After we ate, just as we began to feel the sweet urge to nap, it was back to the fields, and sometimes we didn’t stop until it was too dark to see: “Somebody ax Mr. Hinton when quittin’ time.” “Tommy Lee done axed him. He say at least two more sleds, so y’all might as well get yo’ mines off goin’ home."

How did we not go crazy during the course of a 10-hour summer day? One answer lies in an advertising jingle frequently heard on WMAF, Madison, Florida, coming at you with 5000 watts of power: “Take a constant companion wherever you go / Take a PORTable RAdioooo!” Sitting somewhere on that tobacco table was a cheap transistor radio. It was always on. Perhaps because our choices were limited, I don’t recall there ever being any argument over what to listen to. 

The workers rarely insisted on listening to the country music station from nearby Valdosta, GeorgiaWMAF had nothing but junk – the gospel hour, a call-in swap shop, a farm report, “Easy Listening with Stewart” – until 4 p.m. when “Downbeat” started, an hour and a half of rock’n’roll. Our most constant companion was about the only other station we could pick up: “This is the Big Ape, the Mighty 690, W-A-P-E, Jacksonville!” This was pre-FM, so we heard all our favorite songs through the crackle of static which grew worse during afternoon thunderstorms. 

Once I shifted into my rhythmic cruise control as a hander, I left the tobacco table and went wherever the songs from the Big Ape took me. Sure, listening to this music was a communal thing, as some of the workers would sing along with it, and talk about how much they liked or didn’t like a particular song, but for me it was a means of a dreamy, personal escape. I pretty much took all the songs seriously and literally, and, while I was grabbing, slapping and handing, I rode their sentimental lyrics into daydreams of romances and naive pre-pubescent desire.

I heard Ray Charles sing “I Can’t Stop Loving You” God knows how many times in the course of a day, but never tired of it, and I always sang along with it – to myself, when I couldn’t hit the notes – and I always aimed it directly at my imaginary girlfriends (it should be noted that these imaginary "lovers" were actual human beings I went to school with, but who were pretty much unaware of my existence). Sing the song, children!

This was also the time of funny or novelty songs sung by Ray Stevens ("Ahab the Arab" and "Guitarzan") and Roger Miller ("Dang Me" and "Chug-a-Lug"). We memorized these songs long before they quit being funny and, through sheer repetition, began to drive us insane.

As the day grew longer and hotter, sweat trickled down into our eyes, and we’d blot it with the back of our hands, the fronts being covered with black tobacco tar. We had to keep our Styrofoam water jugs handy, and drink frequently of the Styrofoam-tasting water, little bits of ice still rattling around in there at the end of the day.

Some days, Van would run into Madison and come back with a crate of cold Cokes, in those little 6.5-ounce bottles. God, those things were good. And some days he’d be good enough to bring a couple of watermelons from his fields, and we’d stop working long enough to bury our faces in their sweetness, and the juice would be steady running down our chins.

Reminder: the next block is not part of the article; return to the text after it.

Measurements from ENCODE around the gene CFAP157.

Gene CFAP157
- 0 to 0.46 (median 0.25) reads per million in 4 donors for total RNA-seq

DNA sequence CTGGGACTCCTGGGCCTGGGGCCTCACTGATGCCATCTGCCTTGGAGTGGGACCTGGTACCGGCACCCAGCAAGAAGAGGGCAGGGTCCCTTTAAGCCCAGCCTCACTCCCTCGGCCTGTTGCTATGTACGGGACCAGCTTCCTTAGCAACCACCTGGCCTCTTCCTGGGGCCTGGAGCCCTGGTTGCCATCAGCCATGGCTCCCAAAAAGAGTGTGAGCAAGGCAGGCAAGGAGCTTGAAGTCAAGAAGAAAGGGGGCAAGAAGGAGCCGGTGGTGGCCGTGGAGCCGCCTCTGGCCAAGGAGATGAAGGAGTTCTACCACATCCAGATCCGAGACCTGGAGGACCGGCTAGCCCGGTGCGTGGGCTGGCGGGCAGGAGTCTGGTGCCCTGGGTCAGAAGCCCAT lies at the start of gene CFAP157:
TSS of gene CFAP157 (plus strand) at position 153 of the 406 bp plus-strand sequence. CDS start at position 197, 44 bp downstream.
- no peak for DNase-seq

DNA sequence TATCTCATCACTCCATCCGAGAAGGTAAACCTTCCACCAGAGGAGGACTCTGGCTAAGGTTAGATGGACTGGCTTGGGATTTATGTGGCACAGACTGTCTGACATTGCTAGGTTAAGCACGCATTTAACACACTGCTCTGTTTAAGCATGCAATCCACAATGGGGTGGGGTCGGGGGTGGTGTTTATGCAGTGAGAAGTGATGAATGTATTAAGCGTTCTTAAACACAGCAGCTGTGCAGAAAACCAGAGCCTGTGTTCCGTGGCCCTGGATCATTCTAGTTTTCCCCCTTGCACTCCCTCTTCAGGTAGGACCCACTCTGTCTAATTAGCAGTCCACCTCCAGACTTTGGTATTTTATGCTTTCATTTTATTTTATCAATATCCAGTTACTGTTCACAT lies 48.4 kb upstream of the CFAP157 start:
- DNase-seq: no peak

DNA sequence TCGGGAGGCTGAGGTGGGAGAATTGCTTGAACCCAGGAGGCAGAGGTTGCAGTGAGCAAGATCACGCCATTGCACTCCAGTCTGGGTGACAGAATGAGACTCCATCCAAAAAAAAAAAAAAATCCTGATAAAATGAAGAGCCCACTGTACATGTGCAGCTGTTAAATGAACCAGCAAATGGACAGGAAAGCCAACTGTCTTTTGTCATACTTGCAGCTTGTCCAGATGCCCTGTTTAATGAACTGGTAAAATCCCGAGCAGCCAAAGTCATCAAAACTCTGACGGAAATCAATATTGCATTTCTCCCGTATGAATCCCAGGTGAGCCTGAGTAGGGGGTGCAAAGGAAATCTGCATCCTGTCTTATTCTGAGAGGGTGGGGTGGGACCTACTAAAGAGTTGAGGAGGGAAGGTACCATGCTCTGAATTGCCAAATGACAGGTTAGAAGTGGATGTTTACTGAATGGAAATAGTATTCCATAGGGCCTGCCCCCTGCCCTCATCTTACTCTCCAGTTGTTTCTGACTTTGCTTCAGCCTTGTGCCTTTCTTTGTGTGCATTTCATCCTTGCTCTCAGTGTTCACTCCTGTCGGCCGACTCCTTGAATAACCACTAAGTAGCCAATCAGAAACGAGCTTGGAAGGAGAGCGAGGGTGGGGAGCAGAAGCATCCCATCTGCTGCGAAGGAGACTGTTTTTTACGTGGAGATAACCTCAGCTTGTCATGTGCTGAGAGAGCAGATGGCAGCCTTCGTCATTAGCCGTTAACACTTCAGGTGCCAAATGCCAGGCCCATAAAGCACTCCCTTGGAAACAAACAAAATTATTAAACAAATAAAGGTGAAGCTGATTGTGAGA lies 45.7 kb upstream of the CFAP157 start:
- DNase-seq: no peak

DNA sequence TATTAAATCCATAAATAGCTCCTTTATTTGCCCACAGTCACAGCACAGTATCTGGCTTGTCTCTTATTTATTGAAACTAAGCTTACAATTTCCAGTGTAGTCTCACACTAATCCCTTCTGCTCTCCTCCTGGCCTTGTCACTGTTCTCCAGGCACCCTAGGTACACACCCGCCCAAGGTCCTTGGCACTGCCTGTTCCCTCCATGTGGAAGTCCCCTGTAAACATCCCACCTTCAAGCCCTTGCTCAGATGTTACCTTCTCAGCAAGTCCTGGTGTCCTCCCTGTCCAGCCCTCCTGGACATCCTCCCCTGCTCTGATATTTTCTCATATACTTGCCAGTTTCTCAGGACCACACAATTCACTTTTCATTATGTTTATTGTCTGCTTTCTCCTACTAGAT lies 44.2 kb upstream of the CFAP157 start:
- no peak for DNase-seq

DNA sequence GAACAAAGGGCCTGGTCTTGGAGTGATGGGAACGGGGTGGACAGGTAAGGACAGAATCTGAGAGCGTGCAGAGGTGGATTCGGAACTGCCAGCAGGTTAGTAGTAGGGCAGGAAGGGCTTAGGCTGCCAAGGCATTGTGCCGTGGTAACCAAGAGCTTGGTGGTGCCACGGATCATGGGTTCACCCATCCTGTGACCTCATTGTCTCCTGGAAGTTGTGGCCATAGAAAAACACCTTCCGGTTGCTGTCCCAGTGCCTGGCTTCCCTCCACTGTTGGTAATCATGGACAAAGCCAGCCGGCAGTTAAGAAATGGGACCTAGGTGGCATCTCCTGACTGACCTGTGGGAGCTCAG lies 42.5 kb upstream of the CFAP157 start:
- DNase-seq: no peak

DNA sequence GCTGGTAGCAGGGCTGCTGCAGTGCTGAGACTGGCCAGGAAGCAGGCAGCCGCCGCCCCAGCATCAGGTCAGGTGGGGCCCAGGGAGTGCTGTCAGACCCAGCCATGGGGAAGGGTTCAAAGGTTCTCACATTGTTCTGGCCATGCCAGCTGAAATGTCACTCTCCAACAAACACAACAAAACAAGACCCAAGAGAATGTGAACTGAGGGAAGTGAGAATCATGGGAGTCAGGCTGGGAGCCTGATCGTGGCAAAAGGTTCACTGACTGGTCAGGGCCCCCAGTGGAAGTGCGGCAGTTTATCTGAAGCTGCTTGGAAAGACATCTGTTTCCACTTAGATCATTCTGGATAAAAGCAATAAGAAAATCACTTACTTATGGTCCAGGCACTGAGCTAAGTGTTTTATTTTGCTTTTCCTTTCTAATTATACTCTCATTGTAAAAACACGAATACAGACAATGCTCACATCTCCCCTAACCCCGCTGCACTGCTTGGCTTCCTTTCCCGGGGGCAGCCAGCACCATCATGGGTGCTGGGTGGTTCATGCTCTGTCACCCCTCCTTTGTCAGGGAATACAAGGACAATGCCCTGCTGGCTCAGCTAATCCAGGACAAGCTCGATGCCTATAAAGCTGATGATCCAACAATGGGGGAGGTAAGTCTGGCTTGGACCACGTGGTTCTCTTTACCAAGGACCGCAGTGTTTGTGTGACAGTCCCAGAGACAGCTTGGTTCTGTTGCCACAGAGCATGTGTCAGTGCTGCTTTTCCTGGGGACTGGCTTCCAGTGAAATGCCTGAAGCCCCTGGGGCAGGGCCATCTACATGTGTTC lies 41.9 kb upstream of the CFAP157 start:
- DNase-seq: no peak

Other days, we caught a nature break when a thunderstorm would chase the croppers in from the field, and we’d all huddle under the awning or inside the barn and swap stories about people getting struck by lightning.

For me, these yarns triggered a special kind of terror. When I was just a wee thing, hardly a toddler, I was leaning against the railing of a baby bed during a particularly vicious thunderstorm.When lightning hit a tree just a few feet from the house, I was jettisoned, by fear and a desire to fly, out of the baby bed and onto the floor, head first.

Since this was before infants were required to wear crash-helmets and flack-jackets to bed, I was knocked senseless, and, not only did I never quite recover, but I was cursed with a lifelong inordinate fear of lightning, as if it were the number-one weather-related killer in Florida.*

I "jumped" out of one of these.
So when one of those storms visited the tobacco fields (and they inevitably did), I grew a bit uncomfortable. I was left to pray to the good Lord that if someone must be struck dead, please let it be someone else, say, that one guy who'd been getting on my nerves a lot lately.

Anyway, when the roar of the rain on the barn’s tin roof dwindled to a dibble-dop and the thunder faded into intermittent grumblings in the distance, we emerged from the shelter, and the weary croppers climbed into the sleds and were dragged back into the now muddy fields.

When the storm began, their clothes had been drenched in sweat and lay heavily on their skin; now they were about to be saturated by the rain-soaked tobacco leaves, and their grimy, muddy jeans would be drooping halfway down their butts during the day’s long final hours.

While we wait for the field of streams to dry out, I'll work on a post that reflects on how great talent can be simultaneously a gift and a destroyer, but we're not done with tobacco stories just yet.  

*It is.


  1. Great story! I caint hardly wait fer the book.

  2. Well, I reckon I'll git to that directly. Thanks fer readin.

  3. Love your posts, Roy!! The only thing missing is how much our eyes would sting when the water from the tobacco got into them.